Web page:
Intro: K'nex Drop Spindle, Lazy Kate and Niddy Noddy
This instructable shows how to make a working drop spindle, lazy kate and niddy noddy out of K'nex, A drop spindle is a tool for spinning yarn or thread from fiber, like wool or cotton. A lazy kate holds multiple spools or spindles of yarn and allows them to turn freely so that the strands can be plied together. A niddy noddy is a traditional tool for winding a skein of yarn. This instructable does not teach you how to spin. There are many excellent tutorials on the web that teach how to spin on a drop spindle -- but you should look for one that demonstrates with a bottom whorl spindle, not a top whorl spindle, since that is the kind we'll be making here.
Step 1: Making the Drop Spindle's Whorl
The first step to making a drop spindle is building the "whorl" or disk at the bottom of the spindle that acts as a flywheel to keep the spindle turning. There are many ways to do this. I've shown a few of them here. Feel free to play around and come up with your own designs.
A couple of things to consider when designing the whorl are radius and weight. If the radius is too large the whorl may bump into things (like your leg) while you are spinning. If the whorl is too heavy it could break a fine thread, but if the whorl is too light it will stop turning quickly and you will be constantly having to flick it to keep it going.
It isn't actually the weight of the whorl that determines how long it turns -- it's the moment of inertia. Physics teaches us that if you want to maximize the moment of inertia of an object of fixed mass, that mass should be distributed as far from the center as possible. So the ideal whorl would have only thin spokes connecting a heavy rim to the center.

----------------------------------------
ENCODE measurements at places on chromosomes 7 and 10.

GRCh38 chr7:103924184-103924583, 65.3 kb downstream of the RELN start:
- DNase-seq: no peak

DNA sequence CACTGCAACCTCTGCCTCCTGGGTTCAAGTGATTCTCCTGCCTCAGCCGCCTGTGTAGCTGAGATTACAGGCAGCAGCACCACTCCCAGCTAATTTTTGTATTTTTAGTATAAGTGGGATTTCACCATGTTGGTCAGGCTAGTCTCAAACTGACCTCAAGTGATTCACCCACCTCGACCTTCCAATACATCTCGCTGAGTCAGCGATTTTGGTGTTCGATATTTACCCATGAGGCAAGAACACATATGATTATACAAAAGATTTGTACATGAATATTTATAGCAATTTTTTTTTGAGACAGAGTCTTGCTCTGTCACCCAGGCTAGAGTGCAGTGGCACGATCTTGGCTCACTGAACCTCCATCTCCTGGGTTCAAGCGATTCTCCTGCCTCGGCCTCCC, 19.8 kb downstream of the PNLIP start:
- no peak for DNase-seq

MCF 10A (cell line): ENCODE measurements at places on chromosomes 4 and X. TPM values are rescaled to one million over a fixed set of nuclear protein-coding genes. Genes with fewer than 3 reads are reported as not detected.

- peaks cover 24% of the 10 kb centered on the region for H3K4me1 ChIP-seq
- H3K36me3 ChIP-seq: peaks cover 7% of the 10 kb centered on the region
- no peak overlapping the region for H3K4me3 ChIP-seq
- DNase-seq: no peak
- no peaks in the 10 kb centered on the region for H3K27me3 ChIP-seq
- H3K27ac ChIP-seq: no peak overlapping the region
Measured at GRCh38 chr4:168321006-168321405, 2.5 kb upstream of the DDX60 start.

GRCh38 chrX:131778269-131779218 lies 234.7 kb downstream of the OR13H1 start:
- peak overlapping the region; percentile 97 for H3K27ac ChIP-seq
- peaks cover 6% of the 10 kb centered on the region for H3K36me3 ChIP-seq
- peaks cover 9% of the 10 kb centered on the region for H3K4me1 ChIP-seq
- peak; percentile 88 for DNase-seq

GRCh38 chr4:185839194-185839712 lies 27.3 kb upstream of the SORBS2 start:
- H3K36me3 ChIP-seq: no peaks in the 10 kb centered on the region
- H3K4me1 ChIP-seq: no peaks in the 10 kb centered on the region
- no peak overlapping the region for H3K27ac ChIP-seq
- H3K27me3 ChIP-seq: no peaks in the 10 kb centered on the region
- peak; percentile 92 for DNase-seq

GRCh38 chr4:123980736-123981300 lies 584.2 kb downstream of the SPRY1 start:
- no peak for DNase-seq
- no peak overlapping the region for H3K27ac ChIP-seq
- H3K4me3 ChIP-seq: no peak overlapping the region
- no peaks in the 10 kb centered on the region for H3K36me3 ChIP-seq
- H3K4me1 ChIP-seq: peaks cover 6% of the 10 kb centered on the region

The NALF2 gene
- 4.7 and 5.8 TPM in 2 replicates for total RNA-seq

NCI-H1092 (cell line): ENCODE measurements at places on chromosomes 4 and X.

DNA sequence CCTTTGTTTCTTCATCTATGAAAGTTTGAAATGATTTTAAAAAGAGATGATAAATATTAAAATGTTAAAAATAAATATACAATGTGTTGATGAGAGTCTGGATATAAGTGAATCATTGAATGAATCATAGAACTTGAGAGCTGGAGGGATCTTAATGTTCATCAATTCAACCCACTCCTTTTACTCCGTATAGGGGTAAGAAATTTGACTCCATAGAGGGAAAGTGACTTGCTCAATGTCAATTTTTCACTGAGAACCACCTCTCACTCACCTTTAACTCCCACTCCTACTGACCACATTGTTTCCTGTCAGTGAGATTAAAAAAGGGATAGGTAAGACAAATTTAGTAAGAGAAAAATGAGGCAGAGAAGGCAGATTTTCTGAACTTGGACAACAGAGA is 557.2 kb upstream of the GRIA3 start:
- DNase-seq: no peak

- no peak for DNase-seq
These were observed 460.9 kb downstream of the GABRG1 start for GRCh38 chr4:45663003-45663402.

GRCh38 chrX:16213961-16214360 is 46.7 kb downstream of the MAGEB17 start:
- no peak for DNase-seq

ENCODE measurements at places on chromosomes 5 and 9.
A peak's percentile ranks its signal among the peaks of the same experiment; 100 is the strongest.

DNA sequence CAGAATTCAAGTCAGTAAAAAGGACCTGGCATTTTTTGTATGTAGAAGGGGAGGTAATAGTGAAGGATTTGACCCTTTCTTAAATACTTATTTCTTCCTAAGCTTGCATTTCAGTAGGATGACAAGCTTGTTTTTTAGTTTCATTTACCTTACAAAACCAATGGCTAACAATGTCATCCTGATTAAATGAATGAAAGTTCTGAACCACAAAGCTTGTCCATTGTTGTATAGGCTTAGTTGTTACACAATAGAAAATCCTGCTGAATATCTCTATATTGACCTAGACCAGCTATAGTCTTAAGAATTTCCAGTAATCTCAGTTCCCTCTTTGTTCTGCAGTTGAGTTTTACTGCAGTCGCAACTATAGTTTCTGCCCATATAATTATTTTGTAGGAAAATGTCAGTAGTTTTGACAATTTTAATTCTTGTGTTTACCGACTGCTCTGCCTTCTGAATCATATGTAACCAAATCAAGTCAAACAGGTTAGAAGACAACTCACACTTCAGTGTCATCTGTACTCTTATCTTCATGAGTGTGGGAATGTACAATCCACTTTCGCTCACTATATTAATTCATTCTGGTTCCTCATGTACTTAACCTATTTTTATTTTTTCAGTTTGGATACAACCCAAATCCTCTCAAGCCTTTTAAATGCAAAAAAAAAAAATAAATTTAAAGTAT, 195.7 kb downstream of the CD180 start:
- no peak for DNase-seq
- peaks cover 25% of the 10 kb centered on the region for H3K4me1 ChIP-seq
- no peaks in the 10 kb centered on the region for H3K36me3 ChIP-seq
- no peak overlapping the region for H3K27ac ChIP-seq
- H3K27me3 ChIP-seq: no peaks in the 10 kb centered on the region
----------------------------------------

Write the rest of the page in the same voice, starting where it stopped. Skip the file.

All of the whorls shown here work just fine.
Step 2: Attaching the Spindle
Insert a grey rod through the center of your whorl and fix it in place with a couple of tan clips. Then add two more tan clips near the other end of the rod as shown. These act as the hook that is found at the end of a wooden drop spindle.
You can simulate the hook with a single clip. This requires you to make a half-hitch with the thread after winding on and before resuming spinning, just like with a traditional spindle. But if you use two clips to make the double hook shown here, you'll find that you can wrap and unwrap the yarn around it much more quickly. Try it! You'll see what I mean.
The whorl has a tendency to slide down the spindle (especially if you are spinning wool "in the grease"), which is why this design is only suitable for making a bottom whorl spindle, not a top one. If it bothers you, you can add more clips or spacers to the spindle below the whorl. I just push it back up again if it gets too low.
Step 3: The Lazy Kate
The Lazy Kate is super simple to make. The one shown here holds two spindles, so that you can make two-ply yarn. It would be easy to expand it to hold more spindles for three or even four ply yarn. After loading the spindles into the kate, add gray clips to the whorl ends to hold them in. You may also need to push the hooks on the spindles down to keep them from catching in the hubs of the lazy kate.
Step 4: The Niddy Noddy
This K'nex niddy noddy creates a skein that is almost exactly 2 yards long, which is a fairly standard length for a skein. Make two cross bars and the central shaft as shown and connect them together, making sure that the cross bars are at right angles to each other.
To use it, tie the end of your yarn to the end of a cross piece, grasp the center of the shaft in one hand and wrap the yarn around the cross pieces in the pattern shown in the first picture. After you get the hang of it, the yarn winds very quickly with the niddy noddy just rocking gently from side to side as your free hand guides the yarn to the correct place.
Step 5: A Finished Skein
Here's a small skein of woolen yarn that I spun, plied and wound with my K'nex spinning equipment!
These are fun designs that are quick to make, cheap (if you already own the K'nex), and very portable. I sometimes demonstrate spinning to children and I plan on using these spindles in the future. Many kids have K'nex at home, so I can send them home with a bit of wool knowing they'll have what they need to follow up on their first lesson.
And did I mention how pretty the colors are when the spindles are turning?